Kay Ceniceros and Ernie Maxwell in 1985 when the trail was named in Maxwell’s honor. Ceniceros was the Third District Supervisor at the time and presented Maxwell with a proclamation.    file photo

Former Third District County Supervisor Kay Ceniceros remembered

Kay Ceniceros, Riverside County Supervisor from 1981 to 1996, passed away July 26, 2019, at the age of 81 from Alzheimer’s Disease. She had resided in Claremont for eight years with husband Blair Ceniceros.

Ceniceros was born Kay Sandra McPherson to Ross and Eunice McPherson in 1938. The family moved to Long Beach from Los Angeles at the beginning of WWII. In her youth, Ceniceros read voraciously and excelled in school. She graduated from Long Beach Poly High and entered Occidental College on a scholarship. There she met fellow student Blair and they were married in 1958. In 1960, they moved to Riverside County where Blair began teaching at Beaumont High School.

In the early 1970s, Ceniceros testified to the Riverside County Board of Supervisors regarding the negative environmental and community impacts of a large land development proposal in Garner Valley near Lake Hemet. Her humble but persuasive style and command of the facts attracted notice from Third District Supervisor Clayton Record, who appointed her to the Riverside County Planning Commission in 1972. Ceniceros became the first woman on the commission in its 42-year existence.  

She was elected vice president in 1976 of the California County Planners Association and became its president in 1978. During this time she enrolled at UC Riverside and earned a bachelor’s degree in urban studies and then an Master of Arts in public administration. 

Ceniceros managed to handle her duties on the planning commission and rigorous coursework in the master’s program while raising three children. In 1979, she resigned from the county planning commission to become a full-time planner for the city of Hemet.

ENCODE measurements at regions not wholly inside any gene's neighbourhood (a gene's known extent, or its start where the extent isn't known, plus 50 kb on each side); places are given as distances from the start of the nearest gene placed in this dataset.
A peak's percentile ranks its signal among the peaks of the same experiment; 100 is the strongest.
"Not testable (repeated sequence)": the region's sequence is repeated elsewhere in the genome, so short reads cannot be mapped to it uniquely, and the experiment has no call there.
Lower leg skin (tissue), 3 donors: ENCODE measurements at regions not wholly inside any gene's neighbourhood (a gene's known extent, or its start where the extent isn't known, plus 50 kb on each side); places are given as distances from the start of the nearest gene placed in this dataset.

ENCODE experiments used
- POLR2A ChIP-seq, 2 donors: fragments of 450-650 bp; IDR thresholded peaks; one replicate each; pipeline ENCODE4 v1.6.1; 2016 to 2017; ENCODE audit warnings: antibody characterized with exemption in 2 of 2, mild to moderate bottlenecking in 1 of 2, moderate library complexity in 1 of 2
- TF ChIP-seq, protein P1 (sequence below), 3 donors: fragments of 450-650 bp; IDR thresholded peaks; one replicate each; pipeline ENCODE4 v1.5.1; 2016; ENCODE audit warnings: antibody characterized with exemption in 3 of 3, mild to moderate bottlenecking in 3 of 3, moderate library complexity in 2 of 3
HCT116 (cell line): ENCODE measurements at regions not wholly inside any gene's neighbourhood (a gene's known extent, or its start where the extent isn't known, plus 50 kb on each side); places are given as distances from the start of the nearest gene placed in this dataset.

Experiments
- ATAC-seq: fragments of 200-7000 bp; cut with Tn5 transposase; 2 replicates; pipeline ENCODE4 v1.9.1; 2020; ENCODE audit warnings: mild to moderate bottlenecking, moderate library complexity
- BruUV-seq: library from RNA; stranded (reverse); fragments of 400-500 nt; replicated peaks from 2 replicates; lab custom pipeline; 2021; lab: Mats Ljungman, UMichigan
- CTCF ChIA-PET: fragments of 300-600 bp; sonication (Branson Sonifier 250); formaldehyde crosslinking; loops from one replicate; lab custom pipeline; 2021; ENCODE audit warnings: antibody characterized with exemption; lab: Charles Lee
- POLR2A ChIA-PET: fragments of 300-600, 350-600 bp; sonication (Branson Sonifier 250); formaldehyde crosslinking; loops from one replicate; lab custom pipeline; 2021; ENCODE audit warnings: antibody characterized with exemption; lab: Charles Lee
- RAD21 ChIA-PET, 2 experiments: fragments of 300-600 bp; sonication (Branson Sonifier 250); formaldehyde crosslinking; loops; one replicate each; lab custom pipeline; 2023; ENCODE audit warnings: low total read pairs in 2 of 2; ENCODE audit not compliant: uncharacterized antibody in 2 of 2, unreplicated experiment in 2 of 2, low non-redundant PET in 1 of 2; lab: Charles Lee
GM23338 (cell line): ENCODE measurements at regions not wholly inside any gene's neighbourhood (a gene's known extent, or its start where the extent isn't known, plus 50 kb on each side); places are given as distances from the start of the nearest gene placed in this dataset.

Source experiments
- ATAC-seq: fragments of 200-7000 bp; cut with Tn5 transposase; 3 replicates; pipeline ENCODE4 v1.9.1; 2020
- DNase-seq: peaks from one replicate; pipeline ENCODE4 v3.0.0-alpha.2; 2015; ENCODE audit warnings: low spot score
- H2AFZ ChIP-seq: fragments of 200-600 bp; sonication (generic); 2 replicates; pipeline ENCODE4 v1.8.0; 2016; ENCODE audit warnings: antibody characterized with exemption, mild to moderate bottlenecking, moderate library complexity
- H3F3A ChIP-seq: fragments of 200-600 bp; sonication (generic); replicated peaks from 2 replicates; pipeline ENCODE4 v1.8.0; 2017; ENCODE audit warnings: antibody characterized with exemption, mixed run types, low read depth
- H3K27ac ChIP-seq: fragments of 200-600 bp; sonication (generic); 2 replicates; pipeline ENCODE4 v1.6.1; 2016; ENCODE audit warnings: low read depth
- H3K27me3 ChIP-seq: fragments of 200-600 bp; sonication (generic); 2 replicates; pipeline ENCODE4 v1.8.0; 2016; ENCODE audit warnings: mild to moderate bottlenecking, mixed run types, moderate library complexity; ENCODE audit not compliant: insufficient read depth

In 1980, she was asked by several community leaders and friends to run for the third district seat on the Riverside County Board of Supervisors that was to be vacated by Supervisor Record. Having no experience with elected office, she initially declined. But she was ultimately convinced to run and beat nine other candidates by a wide margin with the help of many dedicated volunteers. 

In January of 1981, Ceniceros was sworn in as the first female supervisor elected to the Riverside County board, paving the way for a board majority of women a few years later. She quickly developed a reputation as a nonpartisan supervisor who helped warring parties find common ground. She was known for doing her homework — consuming weekly board agendas that typically included over one thousand pages of background reading material — and became an expert in urban policy and technical areas including flood control, habitat management, air and water quality, waste management, and renewable energy. 

County staff and proposers of development projects came to learn that they needed to come prepared to answer tough, technical questions from Ceniceros about the impacts of their proposals. She was reelected three times, one time unopposed, serving 16 years in the office.

“Kay Ceniceros’ expertise in planning and land use helped shape the County of Riverside into the modern, developed region that we see today,” said Third District Supervisor Chuck Washington. “She is warmly remembered as a resolute leader and a compassionate advocate by the third district communities that she served.”

Retiring from the board in 1996, Ceniceros was then hired as dean of advancement at Mt. San Jacinto College, where Blair had previously taught. She retired permanently in 1998 and the couple moved to the small mountain community of Idyllwild in 2000. Blair and Kay became active in the local community, playing key roles in organizing the Mountain Communities Firesafe Council to educate residents and mobilize volunteers to reduce risks of property loss from wildfires. This organization secured millions of dollars in grant funding and became a model for other regional fire-safe councils.

The former board hearing room, located on the 14th floor of the County Administrative Center, is named in Ceniceros’ honor. The Board of Supervisors also named a service center the Kay Ceniceros Multi-purpose Senior Center in Menifee.

During her time as a county supervisor, Ceniceros was elected president of the California State Association of Counties. Some of her other appointments included the Task Force on Environmental Law appointed by State Attorney General Evelle Younger in 1973, the U.S. Forest Service’s Regional Advisory Committee in 1975, appointed by U.S. Secretary of Agriculture Bob Bergland to the National Forest Policy Advisory Committee to oversee development and implementation of the first forest plans across the nation in 1977, and the Santa Ana Regional Water Quality Control Board serving western San Bernardino County, western Riverside County, and Orange County in 1979. She was appointed by Gov. Jerry Brown.

Her survivors include her husband Blair Ceniceros, three children Kevin, Bruce, and Lara, and six grandchildren.